Kobayashi Hake on Japanese Brush making

Hello, World of Washi readers!

My name is Kohei Tanaka, brush maker of Kobayashi Hake.

Kobayashi Hake was established in 1907 by my great grandfather in Ueno Ikenohata located in Tokyo. The studio primarily made brushes for bookbinding but transitioned into brush-making for conservation use. Now Kobayashi Hake is run by my father (third generation) and myself. Today I would like to share with you the brief history and production of hake (brush).

(From left: 4th generation (me), 5th generation (?), 3rd generation at the studio)
  1. History  of  Hake

  Originally, hake is a variation of fude (in English, both are generally translated into “brush” but, when the two need to be distinguished, they may be referred to as “hake brush” and “fude brush,” respectively) that began to be used from the Heian period by craftsmen who mounted sutras and paintings in the form of hand scrolls, a process which required joining of paper and lining.

  Among documents and other bibliographic materials there are many paintings (Senmenkyo, a national treasure in the collection of Shitenno-ji temple, a national treasure, to name one) in which people are depicted washing or drawing water at the side of a well or the water side or washing a box, which appears to be coated with urushi (Japanese lacquer). In one of these paintings, two hake can be seen.

  In the Muromachi period, especially at the time of Yoshimasa(1449~1473), mounted hanging scrolls became indispensable items in the alcoves of shoin-style rooms. In paintings depicting artisans of various trades, craftsmen are seen using hake to mount paintings or calligraphy. It seems that around this time the craftsmen made their own hake, while in the Edo period people who specialized in making hake first appeared in areas around what is now Kyoto and then in Edo, today’s Tokyo.

  According to documents, Kyoto-style hake was soft while Edo-style hake was firm. In order to make hake, hair with tips were selected and bundled. The root of the hairs was wound with several layers of washi that had been glued together to a certain thickness. This was then pressed between boards and finally bound with thread, in the past made from human hair and in later days from silk thread used for shamisen (a three-stringed Japanese musical instrument).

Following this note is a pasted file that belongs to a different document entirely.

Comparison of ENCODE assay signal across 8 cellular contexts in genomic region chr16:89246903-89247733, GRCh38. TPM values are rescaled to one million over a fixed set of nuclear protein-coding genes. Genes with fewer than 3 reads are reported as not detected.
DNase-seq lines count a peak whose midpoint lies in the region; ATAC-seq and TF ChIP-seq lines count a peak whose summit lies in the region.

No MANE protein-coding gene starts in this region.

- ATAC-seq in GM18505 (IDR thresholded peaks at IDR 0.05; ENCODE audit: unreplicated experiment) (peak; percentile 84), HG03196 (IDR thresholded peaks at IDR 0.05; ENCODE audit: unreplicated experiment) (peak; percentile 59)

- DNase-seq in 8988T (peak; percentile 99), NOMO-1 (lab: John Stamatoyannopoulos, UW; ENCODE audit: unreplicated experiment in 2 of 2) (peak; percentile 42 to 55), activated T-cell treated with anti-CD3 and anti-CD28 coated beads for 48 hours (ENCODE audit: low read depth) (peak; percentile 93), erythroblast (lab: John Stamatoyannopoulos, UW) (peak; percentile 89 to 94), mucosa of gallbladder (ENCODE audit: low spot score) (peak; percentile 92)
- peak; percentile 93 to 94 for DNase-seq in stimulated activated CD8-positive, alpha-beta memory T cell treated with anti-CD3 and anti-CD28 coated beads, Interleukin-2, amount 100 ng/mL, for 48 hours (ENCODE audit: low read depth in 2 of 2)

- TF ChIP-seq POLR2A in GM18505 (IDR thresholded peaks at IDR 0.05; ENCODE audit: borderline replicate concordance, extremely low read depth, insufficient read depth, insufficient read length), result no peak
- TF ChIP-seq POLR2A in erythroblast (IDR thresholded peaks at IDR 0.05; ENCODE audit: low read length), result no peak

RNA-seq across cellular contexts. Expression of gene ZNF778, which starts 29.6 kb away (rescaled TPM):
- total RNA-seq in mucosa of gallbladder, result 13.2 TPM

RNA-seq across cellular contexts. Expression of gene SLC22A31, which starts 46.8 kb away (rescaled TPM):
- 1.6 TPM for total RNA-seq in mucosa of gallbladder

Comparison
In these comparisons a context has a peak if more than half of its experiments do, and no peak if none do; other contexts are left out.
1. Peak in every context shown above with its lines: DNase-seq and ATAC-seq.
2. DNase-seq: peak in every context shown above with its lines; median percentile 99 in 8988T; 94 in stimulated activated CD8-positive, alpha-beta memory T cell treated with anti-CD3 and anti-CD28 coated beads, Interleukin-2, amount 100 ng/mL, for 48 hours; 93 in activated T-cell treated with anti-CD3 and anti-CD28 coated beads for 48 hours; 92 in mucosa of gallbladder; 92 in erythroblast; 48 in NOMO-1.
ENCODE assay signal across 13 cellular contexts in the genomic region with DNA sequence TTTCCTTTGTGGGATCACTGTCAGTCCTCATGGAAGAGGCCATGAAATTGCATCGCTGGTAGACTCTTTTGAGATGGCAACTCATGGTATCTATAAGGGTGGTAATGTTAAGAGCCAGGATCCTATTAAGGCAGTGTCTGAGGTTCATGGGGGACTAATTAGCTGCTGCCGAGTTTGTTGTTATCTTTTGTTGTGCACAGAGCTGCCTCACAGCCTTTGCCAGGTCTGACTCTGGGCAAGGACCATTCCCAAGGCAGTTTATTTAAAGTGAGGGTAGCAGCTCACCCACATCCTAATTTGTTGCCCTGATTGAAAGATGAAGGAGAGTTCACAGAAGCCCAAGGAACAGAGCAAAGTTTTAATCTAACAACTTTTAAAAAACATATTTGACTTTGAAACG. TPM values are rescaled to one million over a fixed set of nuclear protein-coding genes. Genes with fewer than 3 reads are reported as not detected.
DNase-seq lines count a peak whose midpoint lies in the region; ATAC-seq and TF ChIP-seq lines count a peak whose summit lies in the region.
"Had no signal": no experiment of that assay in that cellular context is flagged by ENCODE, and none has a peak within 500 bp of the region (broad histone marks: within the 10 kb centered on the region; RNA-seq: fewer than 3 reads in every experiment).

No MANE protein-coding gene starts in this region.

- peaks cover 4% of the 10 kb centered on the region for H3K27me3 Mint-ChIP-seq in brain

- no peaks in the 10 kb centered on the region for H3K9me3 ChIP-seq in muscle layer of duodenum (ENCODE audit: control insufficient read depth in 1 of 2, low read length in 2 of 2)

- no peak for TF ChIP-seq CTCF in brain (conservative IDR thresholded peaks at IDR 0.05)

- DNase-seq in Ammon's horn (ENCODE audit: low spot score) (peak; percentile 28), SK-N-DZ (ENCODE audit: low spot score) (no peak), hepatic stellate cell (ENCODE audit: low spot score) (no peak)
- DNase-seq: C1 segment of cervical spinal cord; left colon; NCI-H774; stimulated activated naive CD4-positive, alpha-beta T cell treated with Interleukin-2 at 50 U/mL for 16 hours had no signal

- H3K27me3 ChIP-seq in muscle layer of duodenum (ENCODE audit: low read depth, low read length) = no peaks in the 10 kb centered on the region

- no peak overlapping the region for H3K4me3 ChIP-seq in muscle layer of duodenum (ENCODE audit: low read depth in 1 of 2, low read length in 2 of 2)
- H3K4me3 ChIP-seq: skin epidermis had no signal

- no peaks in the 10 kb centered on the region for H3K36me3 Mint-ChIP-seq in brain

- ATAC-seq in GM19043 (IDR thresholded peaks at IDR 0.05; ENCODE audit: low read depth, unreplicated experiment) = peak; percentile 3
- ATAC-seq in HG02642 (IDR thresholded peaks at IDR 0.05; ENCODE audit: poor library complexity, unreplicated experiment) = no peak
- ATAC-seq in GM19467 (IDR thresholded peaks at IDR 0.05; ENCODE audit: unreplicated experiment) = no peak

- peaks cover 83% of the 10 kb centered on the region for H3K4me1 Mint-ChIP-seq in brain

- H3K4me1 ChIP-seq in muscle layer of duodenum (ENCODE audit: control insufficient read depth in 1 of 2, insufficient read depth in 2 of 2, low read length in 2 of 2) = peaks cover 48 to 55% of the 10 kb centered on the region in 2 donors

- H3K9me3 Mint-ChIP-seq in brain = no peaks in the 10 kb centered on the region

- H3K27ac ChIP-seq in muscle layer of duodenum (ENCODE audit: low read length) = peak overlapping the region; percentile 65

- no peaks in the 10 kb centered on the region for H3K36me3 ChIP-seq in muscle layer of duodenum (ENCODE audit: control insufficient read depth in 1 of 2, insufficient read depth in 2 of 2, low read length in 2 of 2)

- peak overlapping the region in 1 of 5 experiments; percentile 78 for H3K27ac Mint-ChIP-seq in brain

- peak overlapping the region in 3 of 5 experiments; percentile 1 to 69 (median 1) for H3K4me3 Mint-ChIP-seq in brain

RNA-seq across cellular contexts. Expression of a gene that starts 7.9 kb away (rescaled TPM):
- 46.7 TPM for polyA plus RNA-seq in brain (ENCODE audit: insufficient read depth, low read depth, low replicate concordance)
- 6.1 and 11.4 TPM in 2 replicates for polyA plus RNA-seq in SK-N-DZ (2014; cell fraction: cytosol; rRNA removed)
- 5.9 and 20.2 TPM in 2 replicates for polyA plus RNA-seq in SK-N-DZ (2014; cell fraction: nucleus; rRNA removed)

Binding the hake brush

2. Materials for making hake brush

  Hair

   – Animal hair : horse, goat, raccoon, weasel, pig, cow, deer, etc.

   – Plant fibers : coarser bulrush, hemp palm.

Several more types are used in addition to the above, but all high quality hair (mane, chest, tail) is chosen.

Horsehair is firm and will absorb paste well. Goat hair is soft and will absorb paste well.


Boards

   – Cypress, spruce(pine),etc.

   – Water-resistant, easy to process.


Thread

   – Silk thread for shamisen.

  – Strong, tends to tighten when moisture is absorbed, easy to process.

 Cherry bark

  – Water-resistant, will not weather easily

Making the finishing touches

3. Process for making hake

1. Boiling

Hair that has been sorted in step 1 is tied tightly and boiled in a big pot to undo any unmanageable characteristics and to get rid of oiliness.

2. Sorting

Hair is selected according to quality and grade of the material as well as to the purpose for which the brush is to be used.

This is one of the most important steps in the process since it will determine the overall quality.

3. Sorting

A comb is used to sort the hair tips. Then hair is separated into bundles of long hair, short hair, etc. and further sorted by cutting the roots to make bundles of same hair length.

4. Assembling, mixing

Several types of hair are assembled and then combed together according to use.

This is a time-consuming work since hair must be assembled uniformly.

5. Straightening with heat

A heated iron is used for straightening hair. Oiliness of the hair will ooze out when heat is applied.

6. Rubbing with ash

Ash made by burning rice husk is used to rub the hair well to remove the oiliness that has oozed out in the previous step.

Hair will become less slippery through this process, making the process to follow easier.

7. Suretori

Hair is arranged in the same direction and hair with split ends or no tips are removed by using a small knife.

This is a very important step. The tips of hair will be aligned straight when paste is applied.

8. Sandwiching

Hair that has been thus adjusted is sandwiched between two cypress boards in uniform thickness. Then the left and right ends of the sandwiched bundle of hair are secured with  barks of a cherry tree.   

9. Binding

The brush is placed on a tightening tool and bound with silk shamisen thread.

10. Finishing

A small knife, sandpaper and the like are used to adjust the shape of the handle.
Hair tips are adjusted.


Current Situation of Hake Brush Making

In recent years, it has become more and more difficult to obtain the animal hairs used to make the hake brushes. It is especially hard to acquire high quality deer hair used in Mizubake (water brush) and horse tail hairs.

More so than before, it has become important to inspect the hairs and distinguish their quality.

On the other hand, there has been increased demand from sushi restaurants that use small hake brushes for sauce application. The brush handle is made of bamboo and the bristles are Japanese weasel hairs. Fortunately, these brushes are becoming increasingly popular within sushi restaurants around the world.

 We at Kobayashi Hake will continue to make hake brushes of the highest quality for our customers in various fields around the world.